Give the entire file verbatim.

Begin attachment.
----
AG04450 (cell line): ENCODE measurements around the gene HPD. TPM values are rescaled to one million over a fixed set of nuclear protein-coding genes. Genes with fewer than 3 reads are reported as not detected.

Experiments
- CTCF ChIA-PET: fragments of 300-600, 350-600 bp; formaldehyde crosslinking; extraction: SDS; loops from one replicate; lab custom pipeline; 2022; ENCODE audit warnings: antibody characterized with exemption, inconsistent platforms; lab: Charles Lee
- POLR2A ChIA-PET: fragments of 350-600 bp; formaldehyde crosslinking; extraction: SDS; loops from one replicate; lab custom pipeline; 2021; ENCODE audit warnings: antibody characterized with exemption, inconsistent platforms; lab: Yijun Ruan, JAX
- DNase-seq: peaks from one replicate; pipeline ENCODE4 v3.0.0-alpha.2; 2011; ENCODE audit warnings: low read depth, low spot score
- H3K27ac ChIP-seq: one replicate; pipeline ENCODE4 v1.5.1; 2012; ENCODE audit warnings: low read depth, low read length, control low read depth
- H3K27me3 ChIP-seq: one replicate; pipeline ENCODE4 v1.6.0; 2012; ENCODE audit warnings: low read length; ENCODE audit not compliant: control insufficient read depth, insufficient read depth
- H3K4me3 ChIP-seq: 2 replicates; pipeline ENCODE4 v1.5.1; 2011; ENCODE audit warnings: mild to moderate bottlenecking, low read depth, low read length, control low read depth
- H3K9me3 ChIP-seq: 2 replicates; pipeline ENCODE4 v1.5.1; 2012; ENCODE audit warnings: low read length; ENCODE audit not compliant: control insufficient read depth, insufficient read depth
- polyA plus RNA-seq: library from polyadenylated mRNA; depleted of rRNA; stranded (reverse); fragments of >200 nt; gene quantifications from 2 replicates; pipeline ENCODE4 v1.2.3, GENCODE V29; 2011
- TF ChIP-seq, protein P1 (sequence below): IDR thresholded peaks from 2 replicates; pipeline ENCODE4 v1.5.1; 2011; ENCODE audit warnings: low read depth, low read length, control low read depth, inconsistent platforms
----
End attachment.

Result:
AG04450 (cell line): ENCODE measurements around the gene HPD. TPM values are rescaled to one million over a fixed set of nuclear protein-coding genes. Genes with fewer than 3 reads are reported as not detected.

Experiments
- CTCF ChIA-PET: fragments of 300-600, 350-600 bp; formaldehyde crosslinking; extraction: SDS; loops from one replicate; lab custom pipeline; 2022; ENCODE audit warnings: antibody characterized with exemption, inconsistent platforms; lab: Charles Lee
- POLR2A ChIA-PET: fragments of 350-600 bp; formaldehyde crosslinking; extraction: SDS; loops from one replicate; lab custom pipeline; 2021; ENCODE audit warnings: antibody characterized with exemption, inconsistent platforms; lab: Yijun Ruan, JAX
- DNase-seq: peaks from one replicate; pipeline ENCODE4 v3.0.0-alpha.2; 2011; ENCODE audit warnings: low read depth, low spot score
- H3K27ac ChIP-seq: one replicate; pipeline ENCODE4 v1.5.1; 2012; ENCODE audit warnings: low read depth, low read length, control low read depth
- H3K27me3 ChIP-seq: one replicate; pipeline ENCODE4 v1.6.0; 2012; ENCODE audit warnings: low read length; ENCODE audit not compliant: control insufficient read depth, insufficient read depth
- H3K4me3 ChIP-seq: 2 replicates; pipeline ENCODE4 v1.5.1; 2011; ENCODE audit warnings: mild to moderate bottlenecking, low read depth, low read length, control low read depth
- H3K9me3 ChIP-seq: 2 replicates; pipeline ENCODE4 v1.5.1; 2012; ENCODE audit warnings: low read length; ENCODE audit not compliant: control insufficient read depth, insufficient read depth
- polyA plus RNA-seq: library from polyadenylated mRNA; depleted of rRNA; stranded (reverse); fragments of >200 nt; gene quantifications from 2 replicates; pipeline ENCODE4 v1.2.3, GENCODE V29; 2011
- TF ChIP-seq, protein P1 (sequence below): IDR thresholded peaks from 2 replicates; pipeline ENCODE4 v1.5.1; 2011; ENCODE audit warnings: low read depth, low read length, control low read depth, inconsistent platforms